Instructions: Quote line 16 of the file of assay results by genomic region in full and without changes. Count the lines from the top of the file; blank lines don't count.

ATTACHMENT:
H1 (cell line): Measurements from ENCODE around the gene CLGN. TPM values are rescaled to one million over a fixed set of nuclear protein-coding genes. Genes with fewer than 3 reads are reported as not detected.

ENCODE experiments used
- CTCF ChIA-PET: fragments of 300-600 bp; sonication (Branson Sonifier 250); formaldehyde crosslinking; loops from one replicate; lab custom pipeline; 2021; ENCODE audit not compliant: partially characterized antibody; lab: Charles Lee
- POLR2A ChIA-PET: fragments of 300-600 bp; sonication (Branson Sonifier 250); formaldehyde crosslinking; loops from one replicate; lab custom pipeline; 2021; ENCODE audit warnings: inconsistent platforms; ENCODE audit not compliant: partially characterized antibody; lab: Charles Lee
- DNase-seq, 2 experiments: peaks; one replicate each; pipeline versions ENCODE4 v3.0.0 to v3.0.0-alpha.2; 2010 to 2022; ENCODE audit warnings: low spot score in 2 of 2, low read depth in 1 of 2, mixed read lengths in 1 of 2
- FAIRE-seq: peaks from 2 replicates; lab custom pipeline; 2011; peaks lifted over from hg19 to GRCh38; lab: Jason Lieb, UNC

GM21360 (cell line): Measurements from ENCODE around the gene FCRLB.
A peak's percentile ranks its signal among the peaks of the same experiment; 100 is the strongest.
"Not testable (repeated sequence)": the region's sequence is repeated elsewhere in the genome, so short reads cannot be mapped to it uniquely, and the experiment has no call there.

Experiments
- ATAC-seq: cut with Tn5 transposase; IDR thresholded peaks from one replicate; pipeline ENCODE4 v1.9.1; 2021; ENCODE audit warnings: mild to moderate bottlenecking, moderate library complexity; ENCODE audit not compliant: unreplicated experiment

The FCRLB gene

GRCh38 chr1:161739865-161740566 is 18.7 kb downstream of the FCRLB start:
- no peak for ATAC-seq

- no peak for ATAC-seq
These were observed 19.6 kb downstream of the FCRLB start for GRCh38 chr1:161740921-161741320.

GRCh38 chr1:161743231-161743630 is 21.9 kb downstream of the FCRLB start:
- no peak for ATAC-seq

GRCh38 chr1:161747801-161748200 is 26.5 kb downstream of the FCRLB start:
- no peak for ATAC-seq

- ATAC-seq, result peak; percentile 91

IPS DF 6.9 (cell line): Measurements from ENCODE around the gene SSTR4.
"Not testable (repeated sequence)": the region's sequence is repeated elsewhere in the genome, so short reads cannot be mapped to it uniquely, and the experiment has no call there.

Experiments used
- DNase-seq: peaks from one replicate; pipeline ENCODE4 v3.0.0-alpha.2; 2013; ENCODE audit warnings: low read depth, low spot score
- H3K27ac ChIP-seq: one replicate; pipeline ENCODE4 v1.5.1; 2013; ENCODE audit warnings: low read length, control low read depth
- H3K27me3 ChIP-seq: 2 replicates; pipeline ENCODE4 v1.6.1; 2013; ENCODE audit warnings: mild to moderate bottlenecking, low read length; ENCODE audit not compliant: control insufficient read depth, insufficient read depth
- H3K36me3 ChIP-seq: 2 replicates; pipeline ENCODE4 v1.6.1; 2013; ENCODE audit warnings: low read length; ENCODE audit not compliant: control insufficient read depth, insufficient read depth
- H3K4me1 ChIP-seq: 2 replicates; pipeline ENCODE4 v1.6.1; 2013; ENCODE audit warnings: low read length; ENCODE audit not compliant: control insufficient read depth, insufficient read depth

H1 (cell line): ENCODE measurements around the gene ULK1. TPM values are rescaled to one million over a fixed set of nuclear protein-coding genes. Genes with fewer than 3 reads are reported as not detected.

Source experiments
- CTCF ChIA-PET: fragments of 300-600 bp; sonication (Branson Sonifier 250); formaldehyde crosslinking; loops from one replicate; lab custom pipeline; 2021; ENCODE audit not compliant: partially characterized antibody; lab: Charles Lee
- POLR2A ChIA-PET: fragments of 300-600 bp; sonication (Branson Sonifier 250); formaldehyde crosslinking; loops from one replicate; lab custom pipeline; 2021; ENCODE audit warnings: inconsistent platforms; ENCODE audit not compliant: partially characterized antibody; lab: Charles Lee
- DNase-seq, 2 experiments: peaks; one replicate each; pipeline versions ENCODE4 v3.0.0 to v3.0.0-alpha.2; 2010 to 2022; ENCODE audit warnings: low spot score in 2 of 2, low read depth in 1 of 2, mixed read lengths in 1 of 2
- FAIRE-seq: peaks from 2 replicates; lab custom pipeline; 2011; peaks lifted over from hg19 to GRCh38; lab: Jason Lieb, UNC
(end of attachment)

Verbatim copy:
These were observed 19.6 kb downstream of the FCRLB start for GRCh38 chr1:161740921-161741320.